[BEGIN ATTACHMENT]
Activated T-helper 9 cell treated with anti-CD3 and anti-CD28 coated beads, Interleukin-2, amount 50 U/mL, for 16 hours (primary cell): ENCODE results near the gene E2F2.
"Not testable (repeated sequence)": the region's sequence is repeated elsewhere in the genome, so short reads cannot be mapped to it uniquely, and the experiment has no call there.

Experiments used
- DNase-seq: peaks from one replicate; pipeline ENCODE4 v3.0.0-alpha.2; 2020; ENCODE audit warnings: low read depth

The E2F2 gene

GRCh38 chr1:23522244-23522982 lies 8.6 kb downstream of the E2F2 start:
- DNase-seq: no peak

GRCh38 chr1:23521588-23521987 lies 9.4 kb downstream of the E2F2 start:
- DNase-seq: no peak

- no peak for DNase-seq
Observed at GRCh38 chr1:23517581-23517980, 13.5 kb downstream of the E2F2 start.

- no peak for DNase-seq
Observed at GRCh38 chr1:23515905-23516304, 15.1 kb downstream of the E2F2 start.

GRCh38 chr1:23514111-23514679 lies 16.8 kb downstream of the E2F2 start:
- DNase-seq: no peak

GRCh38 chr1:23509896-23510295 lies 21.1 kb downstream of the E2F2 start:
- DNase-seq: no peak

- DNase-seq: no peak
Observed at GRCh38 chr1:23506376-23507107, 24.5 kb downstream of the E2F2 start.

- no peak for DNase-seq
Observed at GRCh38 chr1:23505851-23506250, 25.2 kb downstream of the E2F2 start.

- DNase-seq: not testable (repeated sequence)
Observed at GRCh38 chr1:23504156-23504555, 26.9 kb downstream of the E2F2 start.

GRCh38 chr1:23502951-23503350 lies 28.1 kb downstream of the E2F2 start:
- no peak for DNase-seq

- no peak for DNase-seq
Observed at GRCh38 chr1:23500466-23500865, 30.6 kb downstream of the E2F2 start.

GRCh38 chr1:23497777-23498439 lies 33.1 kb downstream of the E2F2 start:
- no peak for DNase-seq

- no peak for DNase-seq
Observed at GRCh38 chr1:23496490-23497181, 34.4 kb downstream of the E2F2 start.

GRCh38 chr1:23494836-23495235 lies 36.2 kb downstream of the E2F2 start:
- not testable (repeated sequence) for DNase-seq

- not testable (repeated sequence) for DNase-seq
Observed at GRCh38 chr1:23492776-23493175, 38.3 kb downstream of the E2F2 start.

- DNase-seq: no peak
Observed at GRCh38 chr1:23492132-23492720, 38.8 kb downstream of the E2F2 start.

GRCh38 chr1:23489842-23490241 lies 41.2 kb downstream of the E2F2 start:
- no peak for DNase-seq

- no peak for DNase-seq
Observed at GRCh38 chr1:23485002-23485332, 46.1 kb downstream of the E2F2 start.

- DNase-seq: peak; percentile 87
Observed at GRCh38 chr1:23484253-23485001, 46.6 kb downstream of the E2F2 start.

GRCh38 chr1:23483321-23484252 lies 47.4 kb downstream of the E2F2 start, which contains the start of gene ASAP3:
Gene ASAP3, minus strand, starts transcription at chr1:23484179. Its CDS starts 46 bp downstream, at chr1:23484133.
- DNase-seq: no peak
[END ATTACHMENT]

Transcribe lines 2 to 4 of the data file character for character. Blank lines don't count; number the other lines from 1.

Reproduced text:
"Not testable (repeated sequence)": the region's sequence is repeated elsewhere in the genome, so short reads cannot be mapped to it uniquely, and the experiment has no call there.

Experiments used
- DNase-seq: peaks from one replicate; pipeline ENCODE4 v3.0.0-alpha.2; 2020; ENCODE audit warnings: low read depth